BRITAIN at the height of its imperial glory, Britain in the throes of Brexit: there’s a clear connecting line between the two. The self-image of Britain which created the British Empire is the same self-image which the deluded Brexiteers took into the ballot box.
Chief purveyor of the phony self-image was of course Alexander Boris de Pfeffel Johnson. Brexit would mean new and wonderful wealth and growth, but full-throttle Brexiteers don’t stop there. They and their PM see Brexit as the road leading away from those greasy and unreliable Europeans to a world where British uniqueness is recognised and appreciated and Britannia boldly casts aside the imposed rulings of the EU. In short,  It was with the notion of putting the ‘Great’ back in Great Britain – that was the prime driver for true Brexiteers, with a huge increase in wealth a happy add-on. 
Unfortunately, the position which allows Britain to break free from Brussels rules leaves it also bereft of the many benefits being in the Brussels club brings. A century or so ago,  none of that would have mattered. Back then, huge portions of the map were coloured pink and Britain was teaching lesser breeds without the law how important it was that they follow Britain’s rules, and if they didn’t, why, Britain killed many and maimed more until they did accept the Mother Country’s rules and laws. Britain was an Empire and it brought law and subjection to every corner of its empire. Without Britain’s grown-up control, these lesser breeds would remain sunk in superstition and childish ignorance.
Did the British Empire exert a benign effect on the many countries it ruled? In some countries and to some degrees, yes. A strong system of government and law was created. In Ireland and other places, county lines were created, systems of education installed.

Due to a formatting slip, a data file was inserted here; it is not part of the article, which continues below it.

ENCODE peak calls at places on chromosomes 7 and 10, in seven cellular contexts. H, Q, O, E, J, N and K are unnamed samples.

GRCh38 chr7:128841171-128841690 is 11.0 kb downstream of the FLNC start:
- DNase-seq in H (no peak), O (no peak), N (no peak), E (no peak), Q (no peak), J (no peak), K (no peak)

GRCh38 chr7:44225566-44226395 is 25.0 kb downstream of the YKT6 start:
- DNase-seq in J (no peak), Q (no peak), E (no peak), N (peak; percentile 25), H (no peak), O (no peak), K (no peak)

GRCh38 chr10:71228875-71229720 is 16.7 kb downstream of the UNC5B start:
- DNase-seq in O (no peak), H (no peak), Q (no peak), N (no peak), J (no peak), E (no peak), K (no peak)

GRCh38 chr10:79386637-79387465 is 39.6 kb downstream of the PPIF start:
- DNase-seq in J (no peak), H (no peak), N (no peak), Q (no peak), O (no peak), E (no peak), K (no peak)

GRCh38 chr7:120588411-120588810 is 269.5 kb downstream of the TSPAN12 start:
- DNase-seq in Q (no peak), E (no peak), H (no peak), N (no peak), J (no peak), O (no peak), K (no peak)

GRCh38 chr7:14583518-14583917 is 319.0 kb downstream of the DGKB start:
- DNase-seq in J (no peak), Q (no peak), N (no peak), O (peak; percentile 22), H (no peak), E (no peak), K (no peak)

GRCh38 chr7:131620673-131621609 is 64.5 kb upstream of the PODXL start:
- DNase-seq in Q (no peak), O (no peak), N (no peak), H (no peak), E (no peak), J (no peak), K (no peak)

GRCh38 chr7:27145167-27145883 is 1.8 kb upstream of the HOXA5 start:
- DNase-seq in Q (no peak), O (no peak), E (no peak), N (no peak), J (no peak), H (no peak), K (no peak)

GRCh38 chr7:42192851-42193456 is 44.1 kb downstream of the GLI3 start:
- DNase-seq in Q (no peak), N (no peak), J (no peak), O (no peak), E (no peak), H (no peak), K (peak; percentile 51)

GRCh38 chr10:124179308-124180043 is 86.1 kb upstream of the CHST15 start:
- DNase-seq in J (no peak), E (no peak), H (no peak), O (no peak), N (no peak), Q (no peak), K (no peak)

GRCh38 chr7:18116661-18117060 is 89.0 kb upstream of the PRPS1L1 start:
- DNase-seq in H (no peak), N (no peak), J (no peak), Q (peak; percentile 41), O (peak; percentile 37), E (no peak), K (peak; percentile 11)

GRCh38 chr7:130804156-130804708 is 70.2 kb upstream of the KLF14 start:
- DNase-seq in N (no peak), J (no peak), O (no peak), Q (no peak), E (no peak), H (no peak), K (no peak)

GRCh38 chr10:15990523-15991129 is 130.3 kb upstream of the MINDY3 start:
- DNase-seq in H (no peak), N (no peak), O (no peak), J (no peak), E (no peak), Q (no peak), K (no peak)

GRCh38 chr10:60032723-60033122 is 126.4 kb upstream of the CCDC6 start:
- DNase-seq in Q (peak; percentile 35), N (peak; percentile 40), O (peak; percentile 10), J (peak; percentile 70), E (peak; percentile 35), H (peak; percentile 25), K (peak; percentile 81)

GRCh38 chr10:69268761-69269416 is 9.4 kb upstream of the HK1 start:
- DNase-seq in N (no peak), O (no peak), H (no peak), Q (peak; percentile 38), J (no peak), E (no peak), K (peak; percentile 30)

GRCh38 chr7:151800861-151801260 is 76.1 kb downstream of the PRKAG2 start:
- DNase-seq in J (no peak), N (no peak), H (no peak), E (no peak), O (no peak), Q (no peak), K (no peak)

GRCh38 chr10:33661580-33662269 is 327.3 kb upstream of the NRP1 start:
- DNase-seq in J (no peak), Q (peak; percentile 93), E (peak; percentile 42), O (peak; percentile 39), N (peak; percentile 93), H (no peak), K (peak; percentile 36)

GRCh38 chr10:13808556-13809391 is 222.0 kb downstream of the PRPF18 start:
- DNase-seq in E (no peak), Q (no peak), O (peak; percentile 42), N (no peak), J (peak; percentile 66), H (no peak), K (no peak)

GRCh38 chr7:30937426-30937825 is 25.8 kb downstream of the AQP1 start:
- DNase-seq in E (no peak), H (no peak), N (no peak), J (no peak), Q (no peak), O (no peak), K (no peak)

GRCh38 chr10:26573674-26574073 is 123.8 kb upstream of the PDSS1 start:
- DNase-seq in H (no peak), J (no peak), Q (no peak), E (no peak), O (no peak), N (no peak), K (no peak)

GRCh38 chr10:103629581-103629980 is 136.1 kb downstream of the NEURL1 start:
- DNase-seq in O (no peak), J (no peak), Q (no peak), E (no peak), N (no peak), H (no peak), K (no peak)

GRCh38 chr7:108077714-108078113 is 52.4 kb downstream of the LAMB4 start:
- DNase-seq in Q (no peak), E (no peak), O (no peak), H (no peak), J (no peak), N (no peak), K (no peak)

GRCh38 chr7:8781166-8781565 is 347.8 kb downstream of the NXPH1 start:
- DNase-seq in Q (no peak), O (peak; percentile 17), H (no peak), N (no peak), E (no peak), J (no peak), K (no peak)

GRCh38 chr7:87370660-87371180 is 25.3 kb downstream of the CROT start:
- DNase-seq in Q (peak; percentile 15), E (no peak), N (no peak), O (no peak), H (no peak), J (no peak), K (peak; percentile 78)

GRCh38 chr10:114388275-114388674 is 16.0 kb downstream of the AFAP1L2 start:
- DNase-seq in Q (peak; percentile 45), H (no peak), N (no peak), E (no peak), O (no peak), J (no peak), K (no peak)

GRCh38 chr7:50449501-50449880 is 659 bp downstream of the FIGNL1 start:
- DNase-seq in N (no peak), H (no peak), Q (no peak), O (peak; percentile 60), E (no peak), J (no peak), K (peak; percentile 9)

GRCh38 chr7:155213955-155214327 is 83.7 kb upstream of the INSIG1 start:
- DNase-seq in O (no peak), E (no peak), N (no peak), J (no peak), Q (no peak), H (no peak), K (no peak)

We shouldn’t throw out the benefits baby with the barbaric bathwater.

But the British Empire was blind to its own cruelty, and even today there are many who would down-play or deny that there was cruelty.  If hundreds of thousands of Irish people starved to death, that was because they had too many children and Nature was correcting that excess by killing a lot of Irish children and a lot of Irish adults. Meanwhile, the boats and ships loaded with meat, grain and dairy produce sailed away from Ireland to trade on the world market. In Kenya, the detention/concentration camps were created to house hundreds of thousands of Kenyan people. Hardship and disease went to work and soon 200,00 Kikuyu people were left “unaccounted for” – i.e. killed by their imperial masters. Others were tortured, maimed, treated as animals.
In one of his novels, Burmese Days, George Orwell creates a conversation between a sympathetic British official and a Burmese woman with whom he is having an affair. What is the meaning of this word ‘imperialism’, she asks him, a word he uses a lot.  The official makes it simple for her. He explains that imperialism is when someone comes  to the place where you live, kills you and takes your stuff.
It’s as good a working definition as any. It applied to Burma, it applied to Africa, it applied to India, it applied to Ireland.
Now that some people are trying to confront these uncomfortable truths about the British Empire  – that whatever good it did was outclassed by the considerable evil it wrought – some English people are very upset.
They see it as tying ropes around Britain’s proud past and dragging it down.
Watch them on television. When a Black Lives Matter demonstration is held, a counter-demonstration of roaring, yelling, screaming voices insist that Britain was good and great, and any attempt to rewrite its past will encounter heavy resistance.
Study the faces attached to these voices: they are twisted in hatred of those who would dare to challenge anything British, past or present. Sound familiar?
We’ve been seeing those faces, hearing those filled-with-rage voices for decades, even centuries. In their haste to recreate those glory days, they’ll shout down and stamp out truth.
If we let them.